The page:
UNSW has celebrated the success of its mature-age university entry scheme, the University Preparation Program (UPP), with more than 4,000 students completing the program over its 25 years, and many continuing to complete Masters and PhDs.  

Since it began in 1989, the UPP has helped students with no HSC or other formal qualifications begin university studies. Former UPP students were invited to share their experiences at an event on campus to celebrate the start of the program’s 25th year.   

Students enrolled in the UPP undertake one of three streams depending on their area of interest and also complete a University Orientation and Study Skills component to help build their academic skills. After successful completion, students can apply for an undergraduate degree at UNSW or another institution that accepts UPP results. In 2012, 100% of students who completed the program and applied for university received an offer to study.

Speaking at the event, Pro-Vice-Chancellor (Students) Professor Wai-Fong Chua said that UNSW was keen to attract students to develop their potential “irrespective of where they might have come from or what opportunities they may have had”.

“The program gives you a sense of UNSW’s commitment to providing alternative pathways to talented students. The UPP changes people’s lives, and this is evident when I speak to former students who tell me of their achievements,” she said.    

For the first time, students can apply for the UPP through the Universities Admissions Centre, “which means we can now dedicate more resources to the teaching side of the program, which we are continuing to improve”, Professor Chua said.

UPP Learning Advisor Dr Dominic Fitzsimmons congratulated the students on taking the first step towards changing the direction of their lives and enrolling in the UPP.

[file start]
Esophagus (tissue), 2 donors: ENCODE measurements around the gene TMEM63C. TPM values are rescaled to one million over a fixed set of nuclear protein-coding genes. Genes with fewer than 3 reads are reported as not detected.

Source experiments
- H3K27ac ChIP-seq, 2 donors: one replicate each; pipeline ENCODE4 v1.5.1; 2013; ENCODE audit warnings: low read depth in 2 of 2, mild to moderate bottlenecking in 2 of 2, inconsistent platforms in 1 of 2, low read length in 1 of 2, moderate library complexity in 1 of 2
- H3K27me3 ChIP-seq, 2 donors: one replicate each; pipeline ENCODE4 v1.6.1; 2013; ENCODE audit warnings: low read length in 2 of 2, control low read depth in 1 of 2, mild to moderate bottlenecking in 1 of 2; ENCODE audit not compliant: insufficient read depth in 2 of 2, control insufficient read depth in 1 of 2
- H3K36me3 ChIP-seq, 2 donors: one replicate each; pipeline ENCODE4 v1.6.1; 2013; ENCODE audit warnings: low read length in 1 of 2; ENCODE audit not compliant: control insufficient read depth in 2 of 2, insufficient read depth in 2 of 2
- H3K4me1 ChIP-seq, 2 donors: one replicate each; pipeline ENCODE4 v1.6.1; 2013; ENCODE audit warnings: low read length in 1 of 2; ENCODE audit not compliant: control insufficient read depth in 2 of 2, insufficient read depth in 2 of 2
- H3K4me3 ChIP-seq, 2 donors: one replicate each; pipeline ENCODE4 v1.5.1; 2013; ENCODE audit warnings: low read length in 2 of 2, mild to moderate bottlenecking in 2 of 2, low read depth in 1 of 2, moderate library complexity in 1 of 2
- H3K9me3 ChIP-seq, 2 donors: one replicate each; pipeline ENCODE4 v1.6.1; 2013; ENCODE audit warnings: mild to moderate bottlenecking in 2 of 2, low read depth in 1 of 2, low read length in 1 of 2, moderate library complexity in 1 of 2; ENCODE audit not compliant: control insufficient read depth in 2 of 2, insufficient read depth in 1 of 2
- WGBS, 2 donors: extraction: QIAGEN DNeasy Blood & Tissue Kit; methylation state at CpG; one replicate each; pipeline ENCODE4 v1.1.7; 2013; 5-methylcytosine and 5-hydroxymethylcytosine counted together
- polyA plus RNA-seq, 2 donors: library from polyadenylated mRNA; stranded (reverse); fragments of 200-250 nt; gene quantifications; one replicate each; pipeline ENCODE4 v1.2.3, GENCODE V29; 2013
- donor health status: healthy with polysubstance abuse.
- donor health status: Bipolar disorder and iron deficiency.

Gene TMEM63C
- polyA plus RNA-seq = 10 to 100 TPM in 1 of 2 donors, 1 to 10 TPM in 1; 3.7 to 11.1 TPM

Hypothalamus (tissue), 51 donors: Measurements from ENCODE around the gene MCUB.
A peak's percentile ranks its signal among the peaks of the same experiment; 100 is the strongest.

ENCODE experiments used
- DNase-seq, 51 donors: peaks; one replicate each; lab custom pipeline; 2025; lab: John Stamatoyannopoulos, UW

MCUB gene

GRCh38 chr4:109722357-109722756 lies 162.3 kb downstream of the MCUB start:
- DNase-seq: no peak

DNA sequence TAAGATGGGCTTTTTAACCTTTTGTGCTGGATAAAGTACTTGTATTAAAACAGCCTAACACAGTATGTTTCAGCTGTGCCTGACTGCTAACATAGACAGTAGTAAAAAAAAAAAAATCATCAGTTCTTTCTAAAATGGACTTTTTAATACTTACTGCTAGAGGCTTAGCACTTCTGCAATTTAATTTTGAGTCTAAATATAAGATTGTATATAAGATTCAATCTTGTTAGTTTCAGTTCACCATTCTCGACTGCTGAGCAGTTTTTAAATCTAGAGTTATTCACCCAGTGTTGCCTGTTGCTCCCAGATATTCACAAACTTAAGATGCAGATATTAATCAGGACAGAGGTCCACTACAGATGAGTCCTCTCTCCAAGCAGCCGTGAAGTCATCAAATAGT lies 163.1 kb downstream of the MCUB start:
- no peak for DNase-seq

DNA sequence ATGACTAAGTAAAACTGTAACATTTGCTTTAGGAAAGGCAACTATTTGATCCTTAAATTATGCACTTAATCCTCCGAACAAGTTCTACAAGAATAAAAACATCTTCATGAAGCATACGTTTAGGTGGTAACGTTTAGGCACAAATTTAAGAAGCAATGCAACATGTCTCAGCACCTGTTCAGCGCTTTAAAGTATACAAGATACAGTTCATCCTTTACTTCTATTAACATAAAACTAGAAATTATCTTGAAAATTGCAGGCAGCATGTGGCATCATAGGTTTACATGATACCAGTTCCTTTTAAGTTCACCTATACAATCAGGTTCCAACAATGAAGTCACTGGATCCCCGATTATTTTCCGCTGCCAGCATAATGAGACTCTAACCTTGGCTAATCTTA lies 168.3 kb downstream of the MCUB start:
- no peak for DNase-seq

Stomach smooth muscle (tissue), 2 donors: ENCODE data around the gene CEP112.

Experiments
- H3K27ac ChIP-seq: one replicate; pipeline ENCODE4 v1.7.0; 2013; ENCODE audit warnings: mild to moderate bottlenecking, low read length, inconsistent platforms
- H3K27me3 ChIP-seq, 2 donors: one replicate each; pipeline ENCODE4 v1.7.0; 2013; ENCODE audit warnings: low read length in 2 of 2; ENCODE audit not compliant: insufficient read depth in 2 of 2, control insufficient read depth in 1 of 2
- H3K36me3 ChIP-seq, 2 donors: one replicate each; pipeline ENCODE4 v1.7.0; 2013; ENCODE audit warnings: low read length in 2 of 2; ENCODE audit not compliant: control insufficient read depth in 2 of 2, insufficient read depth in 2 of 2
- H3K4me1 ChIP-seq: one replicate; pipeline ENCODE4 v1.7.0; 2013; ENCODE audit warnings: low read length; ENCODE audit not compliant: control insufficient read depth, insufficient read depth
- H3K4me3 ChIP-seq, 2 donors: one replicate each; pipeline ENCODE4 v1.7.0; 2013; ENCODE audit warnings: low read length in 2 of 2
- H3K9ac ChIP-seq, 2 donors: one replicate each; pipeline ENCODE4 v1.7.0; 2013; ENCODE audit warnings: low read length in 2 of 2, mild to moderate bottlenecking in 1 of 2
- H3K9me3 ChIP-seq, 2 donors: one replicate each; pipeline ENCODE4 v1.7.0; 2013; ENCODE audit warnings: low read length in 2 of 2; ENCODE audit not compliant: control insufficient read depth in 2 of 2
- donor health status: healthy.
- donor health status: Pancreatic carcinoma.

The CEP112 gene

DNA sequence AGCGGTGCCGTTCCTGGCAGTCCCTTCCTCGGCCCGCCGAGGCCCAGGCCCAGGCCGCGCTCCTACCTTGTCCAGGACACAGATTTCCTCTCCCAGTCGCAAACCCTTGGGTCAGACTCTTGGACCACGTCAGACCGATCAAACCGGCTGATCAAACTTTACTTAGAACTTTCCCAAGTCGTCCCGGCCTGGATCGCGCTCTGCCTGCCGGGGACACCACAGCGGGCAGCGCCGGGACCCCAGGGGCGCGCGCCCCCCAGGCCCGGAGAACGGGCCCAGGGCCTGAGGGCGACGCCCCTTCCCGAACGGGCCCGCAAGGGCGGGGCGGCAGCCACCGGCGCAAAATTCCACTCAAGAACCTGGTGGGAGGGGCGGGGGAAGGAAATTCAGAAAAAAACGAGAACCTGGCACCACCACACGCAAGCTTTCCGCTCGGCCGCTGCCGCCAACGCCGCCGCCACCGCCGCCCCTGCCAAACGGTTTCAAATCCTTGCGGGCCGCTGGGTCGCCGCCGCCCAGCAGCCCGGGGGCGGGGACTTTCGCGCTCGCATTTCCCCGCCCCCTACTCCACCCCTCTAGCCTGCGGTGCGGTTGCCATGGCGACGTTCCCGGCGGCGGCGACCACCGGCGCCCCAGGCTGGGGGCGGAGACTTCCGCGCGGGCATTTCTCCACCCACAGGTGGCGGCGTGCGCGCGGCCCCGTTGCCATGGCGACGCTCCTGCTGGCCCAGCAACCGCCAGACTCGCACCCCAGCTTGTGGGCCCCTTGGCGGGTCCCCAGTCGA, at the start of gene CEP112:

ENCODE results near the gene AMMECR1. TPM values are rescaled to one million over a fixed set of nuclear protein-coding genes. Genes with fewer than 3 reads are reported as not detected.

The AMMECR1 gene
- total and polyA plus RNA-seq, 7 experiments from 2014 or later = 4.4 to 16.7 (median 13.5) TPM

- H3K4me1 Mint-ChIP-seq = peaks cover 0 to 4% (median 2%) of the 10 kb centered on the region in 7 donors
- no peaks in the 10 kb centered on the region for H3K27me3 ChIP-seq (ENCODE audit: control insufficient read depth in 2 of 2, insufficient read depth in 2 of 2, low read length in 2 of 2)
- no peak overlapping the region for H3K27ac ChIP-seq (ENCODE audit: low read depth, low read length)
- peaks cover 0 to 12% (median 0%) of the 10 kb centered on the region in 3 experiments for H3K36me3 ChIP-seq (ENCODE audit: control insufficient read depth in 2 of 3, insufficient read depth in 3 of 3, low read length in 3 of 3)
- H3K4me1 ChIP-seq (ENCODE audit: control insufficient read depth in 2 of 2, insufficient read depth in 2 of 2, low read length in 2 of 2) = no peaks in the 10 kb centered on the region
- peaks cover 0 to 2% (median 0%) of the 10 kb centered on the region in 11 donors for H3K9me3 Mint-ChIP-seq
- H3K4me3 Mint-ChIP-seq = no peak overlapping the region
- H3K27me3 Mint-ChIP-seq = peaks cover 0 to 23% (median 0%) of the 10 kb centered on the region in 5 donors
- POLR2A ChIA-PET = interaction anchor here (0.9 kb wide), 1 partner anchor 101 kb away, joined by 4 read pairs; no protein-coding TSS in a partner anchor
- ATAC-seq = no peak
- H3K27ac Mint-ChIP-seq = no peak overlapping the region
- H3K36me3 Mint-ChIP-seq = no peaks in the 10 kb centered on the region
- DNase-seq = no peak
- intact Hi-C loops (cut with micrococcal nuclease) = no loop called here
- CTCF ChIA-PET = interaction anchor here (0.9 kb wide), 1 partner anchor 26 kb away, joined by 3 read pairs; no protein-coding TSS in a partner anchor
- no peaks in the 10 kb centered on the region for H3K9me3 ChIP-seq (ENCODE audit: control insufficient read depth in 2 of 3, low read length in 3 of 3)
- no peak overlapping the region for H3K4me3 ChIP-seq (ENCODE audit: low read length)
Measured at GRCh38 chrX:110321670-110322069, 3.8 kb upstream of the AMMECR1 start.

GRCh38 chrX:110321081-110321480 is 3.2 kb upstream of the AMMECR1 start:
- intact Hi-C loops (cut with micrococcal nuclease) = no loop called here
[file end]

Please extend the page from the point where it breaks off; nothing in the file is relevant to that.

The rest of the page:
“We set out the framework but it’s you who participate. For many students, the UPP is the next beginning point of the next part of their life,” he said.

The audience also heard from five former UPP students, who spoke in a video presentation of how proud they were to have completed the program and how it had assisted them in pursuing successful careers in journalism and scientific research, as well as allowing them to undertake MBAs and PhDs.

“The UPP gave me quite a bit of confidence. My high school marks weren’t the greatest, but the UPP made me realise I could do well at university. It gave me the skills to do really well in my working career, not just my studies,” said Andrew Knight, who completed the UPP in 1994 and is now studying for an MBA in the Australian School of Business.

“When I started, I didn’t even know what went on at a university, let alone think that I would tutor at one or do a PhD. Doing the UPP changed my life,” said Tracey-Lee Downey, who completed the program in 1996.

UNSW has offered places to more than 120 students for the 2014 UPP intake and applications are still open through the Universities Admissions Centre. 

Media contact: Cassie Chorn, UNSW Media Office, 9385 8107, c.chorn@unsw.edu.au